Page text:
Although the infections in the patients in this review were primarily diarrheal, the relative percentage of extraintestinal infections (29%) as well as the ratio (0.42) to diarrheal cases is intriguing. In 2009, only 15% (898/5,888, ratio 0.20) of nontyphoidal subspecies I salmonellae were isolated from extraintestinal sites. Countries other than the United States have reported markedly lower numbers (2%–3%) of nontyphoidal subspecies I extraintestinal infections than subspecies II–IV infections (2,3
). Weiss et al. (4
), at the US Centers for Disease Control and Prevention (CDC), described a similar high frequency of extraintestinal infections (24%, ratio 0.32) for the Arizona group (now subspecies IIIa and IIIb) between 1967 and 1976. In their review, they ascribed an enhanced virulence for humans to certain serotypes and noted the prevalence of those serotypes within the Arizona group. Within subgroup I, a limited number of certain serotypes are recognized as having a higher propensity for causing extraintestinal disease on the basis of distinct virulence-associated characteristics. These serotypes include Typhi, Dublin, Cholerasuis, and Paratyphi A and C. In contrast, little information is available regarding comparable pathogenicity traits in Salmonella
subspecies II–IV, with the exception of the Arizona group.
Data available did not enable us to determine how these patients acquired their infections. However, exotic pets are well recognized as a source of infection caused by unusual subspecies of salmonellae (5–7
). Similarly, the most current salmonellae data available from CDC show that 65% of all subspecies II–IV strains were obtained from reptiles (1
The distribution of subspecies II–IV infections by patient sex in this study differs somewhat from that of subspecies I, according to CDC records, which show that subspecies I infections, in general, are slightly more common in female patients (1
). In our data, overall, male patients were more likely than female patients to be infected with subspecies II–IV salmonellae. This situation was particularly true for subspecies IIIa. Subspecies II and IIIb extraintestinal infections were an exception to this trend; cases were more prevalent in female patients than in male patients, and in both groups, subtypes were predominantly isolated from urine rather than blood.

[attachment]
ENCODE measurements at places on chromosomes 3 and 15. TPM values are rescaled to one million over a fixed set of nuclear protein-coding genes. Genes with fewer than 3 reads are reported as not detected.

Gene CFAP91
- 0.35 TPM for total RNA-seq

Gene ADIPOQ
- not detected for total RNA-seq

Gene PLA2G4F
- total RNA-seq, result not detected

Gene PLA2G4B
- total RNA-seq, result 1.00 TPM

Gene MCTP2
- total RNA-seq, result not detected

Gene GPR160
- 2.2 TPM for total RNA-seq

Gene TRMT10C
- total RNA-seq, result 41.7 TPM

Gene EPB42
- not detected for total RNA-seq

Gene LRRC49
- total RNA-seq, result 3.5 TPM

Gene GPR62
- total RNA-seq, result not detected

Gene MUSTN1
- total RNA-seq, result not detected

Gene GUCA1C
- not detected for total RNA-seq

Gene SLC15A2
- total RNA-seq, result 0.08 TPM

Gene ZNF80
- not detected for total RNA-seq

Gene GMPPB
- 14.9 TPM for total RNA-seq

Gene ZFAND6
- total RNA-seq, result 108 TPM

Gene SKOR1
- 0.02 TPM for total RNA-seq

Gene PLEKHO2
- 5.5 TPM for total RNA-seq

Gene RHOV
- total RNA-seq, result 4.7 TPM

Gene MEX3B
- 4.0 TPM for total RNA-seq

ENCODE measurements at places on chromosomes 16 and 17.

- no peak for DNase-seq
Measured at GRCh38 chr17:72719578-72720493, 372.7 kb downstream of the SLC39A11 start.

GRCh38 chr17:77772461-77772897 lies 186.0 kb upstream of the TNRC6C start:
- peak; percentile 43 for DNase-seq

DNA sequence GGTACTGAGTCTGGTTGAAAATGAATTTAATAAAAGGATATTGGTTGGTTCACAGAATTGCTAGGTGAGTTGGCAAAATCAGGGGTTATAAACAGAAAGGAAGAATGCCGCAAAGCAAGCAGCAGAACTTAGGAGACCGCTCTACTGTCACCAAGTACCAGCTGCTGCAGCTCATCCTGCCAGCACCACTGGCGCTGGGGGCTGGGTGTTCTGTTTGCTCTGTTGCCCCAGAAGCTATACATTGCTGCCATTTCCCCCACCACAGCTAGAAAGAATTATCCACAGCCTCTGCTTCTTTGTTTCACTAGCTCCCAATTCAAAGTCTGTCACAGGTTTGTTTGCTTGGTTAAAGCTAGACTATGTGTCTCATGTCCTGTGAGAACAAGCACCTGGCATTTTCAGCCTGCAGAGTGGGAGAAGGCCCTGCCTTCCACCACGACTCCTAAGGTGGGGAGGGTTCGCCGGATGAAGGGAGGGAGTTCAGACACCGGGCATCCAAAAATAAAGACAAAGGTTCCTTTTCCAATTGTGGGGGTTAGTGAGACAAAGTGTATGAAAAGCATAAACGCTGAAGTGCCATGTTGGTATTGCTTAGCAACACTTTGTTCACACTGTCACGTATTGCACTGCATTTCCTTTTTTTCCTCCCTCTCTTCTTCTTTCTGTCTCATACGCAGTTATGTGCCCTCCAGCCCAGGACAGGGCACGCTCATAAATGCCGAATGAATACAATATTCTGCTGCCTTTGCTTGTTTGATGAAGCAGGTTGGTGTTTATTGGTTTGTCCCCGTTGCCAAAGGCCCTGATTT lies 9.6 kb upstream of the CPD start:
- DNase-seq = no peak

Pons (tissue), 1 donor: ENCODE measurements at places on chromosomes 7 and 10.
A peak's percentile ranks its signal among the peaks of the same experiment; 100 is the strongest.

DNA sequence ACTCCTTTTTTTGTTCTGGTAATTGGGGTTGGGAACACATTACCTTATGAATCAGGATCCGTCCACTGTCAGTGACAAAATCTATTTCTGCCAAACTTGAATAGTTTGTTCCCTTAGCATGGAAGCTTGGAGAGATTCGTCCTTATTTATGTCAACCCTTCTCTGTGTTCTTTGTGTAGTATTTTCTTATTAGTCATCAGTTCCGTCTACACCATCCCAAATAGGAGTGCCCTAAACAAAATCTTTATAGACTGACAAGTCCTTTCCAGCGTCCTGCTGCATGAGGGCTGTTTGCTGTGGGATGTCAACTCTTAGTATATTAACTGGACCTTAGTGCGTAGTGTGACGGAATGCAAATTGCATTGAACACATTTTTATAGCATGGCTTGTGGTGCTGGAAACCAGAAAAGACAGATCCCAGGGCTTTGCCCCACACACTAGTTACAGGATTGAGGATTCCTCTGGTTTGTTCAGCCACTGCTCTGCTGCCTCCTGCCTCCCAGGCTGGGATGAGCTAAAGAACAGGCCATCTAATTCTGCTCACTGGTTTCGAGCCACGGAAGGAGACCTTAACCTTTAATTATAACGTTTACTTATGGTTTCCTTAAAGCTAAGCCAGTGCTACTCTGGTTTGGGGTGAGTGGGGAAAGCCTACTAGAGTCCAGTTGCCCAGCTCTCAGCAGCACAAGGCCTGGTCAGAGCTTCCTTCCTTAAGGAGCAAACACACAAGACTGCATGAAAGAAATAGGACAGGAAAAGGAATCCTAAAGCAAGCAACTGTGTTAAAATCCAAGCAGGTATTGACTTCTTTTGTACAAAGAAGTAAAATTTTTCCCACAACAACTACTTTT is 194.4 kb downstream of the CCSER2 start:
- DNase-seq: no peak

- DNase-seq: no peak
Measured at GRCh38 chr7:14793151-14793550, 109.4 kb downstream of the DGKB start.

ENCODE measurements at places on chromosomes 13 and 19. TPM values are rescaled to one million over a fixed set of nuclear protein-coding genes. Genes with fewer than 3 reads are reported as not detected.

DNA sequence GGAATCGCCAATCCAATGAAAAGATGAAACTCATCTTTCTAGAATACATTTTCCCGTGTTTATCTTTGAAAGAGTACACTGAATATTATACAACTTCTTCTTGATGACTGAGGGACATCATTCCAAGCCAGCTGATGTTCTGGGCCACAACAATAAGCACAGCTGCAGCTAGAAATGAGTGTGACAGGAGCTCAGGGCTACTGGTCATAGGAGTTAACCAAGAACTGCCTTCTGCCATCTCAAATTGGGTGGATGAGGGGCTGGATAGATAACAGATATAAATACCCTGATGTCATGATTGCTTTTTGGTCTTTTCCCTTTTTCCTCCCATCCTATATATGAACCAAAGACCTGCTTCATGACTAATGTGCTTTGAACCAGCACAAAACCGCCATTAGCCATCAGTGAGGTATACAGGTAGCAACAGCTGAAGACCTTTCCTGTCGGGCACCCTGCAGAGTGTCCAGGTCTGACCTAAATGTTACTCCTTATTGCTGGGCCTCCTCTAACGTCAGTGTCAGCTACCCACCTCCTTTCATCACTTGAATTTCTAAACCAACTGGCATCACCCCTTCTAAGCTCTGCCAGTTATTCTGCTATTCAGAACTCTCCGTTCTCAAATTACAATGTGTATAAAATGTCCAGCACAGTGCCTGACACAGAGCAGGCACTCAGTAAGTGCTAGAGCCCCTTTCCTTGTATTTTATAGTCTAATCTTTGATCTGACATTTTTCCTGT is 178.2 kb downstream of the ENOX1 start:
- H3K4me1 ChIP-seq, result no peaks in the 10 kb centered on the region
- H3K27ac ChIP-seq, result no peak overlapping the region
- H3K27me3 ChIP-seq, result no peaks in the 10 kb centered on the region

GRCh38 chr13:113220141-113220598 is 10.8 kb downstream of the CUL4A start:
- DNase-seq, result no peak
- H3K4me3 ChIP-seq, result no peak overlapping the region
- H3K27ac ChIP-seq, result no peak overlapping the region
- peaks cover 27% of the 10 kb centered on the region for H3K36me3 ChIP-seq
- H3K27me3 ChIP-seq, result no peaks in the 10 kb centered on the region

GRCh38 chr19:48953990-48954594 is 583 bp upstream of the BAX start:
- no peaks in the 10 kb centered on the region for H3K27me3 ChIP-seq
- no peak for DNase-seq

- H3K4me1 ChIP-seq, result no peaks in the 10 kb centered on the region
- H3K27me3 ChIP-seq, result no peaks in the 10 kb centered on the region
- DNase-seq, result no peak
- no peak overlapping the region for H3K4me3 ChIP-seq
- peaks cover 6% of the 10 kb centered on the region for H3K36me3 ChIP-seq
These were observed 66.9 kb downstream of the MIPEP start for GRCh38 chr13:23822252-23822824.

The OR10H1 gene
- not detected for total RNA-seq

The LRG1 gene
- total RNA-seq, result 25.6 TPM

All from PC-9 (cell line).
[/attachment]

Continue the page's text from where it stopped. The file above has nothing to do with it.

Most reports in the literature emphasize the prevalence of exotic pet–associated subspecies II–IV infections in children <1 year of age (8–12
). Our data showed an equivalent number of cases in children <
1 year of age and in persons 11–60 years of age (from isolates obtained from fecal samples), but the preponderance of extraintestinal infections occurred in the older patient groups. These patients, as owners or handlers of exotic pets, may be exposed to a greater inoculum, whereas children <
1 year primarily acquire infections secondarily from fomites or surfaces such as sinks used previously to bathe reptiles or by transmission from handler to child (5,12
Little information is available regarding this small, but obviously substantially pathogenic, group of organisms. Our report and those of others (4
) clearly show that Salmonella
subspecies II–IV serotypes are capable of causing serious infections, including septicemia and wounds or abscesses. Unfortunately, despite recommendations to the US public, beginning in the mid-1990s, regarding the potential risk for acquisition of salmonellae infections from exotic pets, the number of infections in the United States caused by subspecies associated with these sources does not appear to be abating (9,12
). In California, for subspecies IIIa isolates alone, which are predominantly associated with reptiles, the number of infections doubled from 1993 to 1997 and from 2005 to 2009 (68 vs. 147, respectively). We hope this report will stimulate further epidemiologic investigations into these infections and that this information can then be used to generate a more effective strategy that public health agencies and the exotic pet industry can implement to reduce the extent of disease caused by these organisms.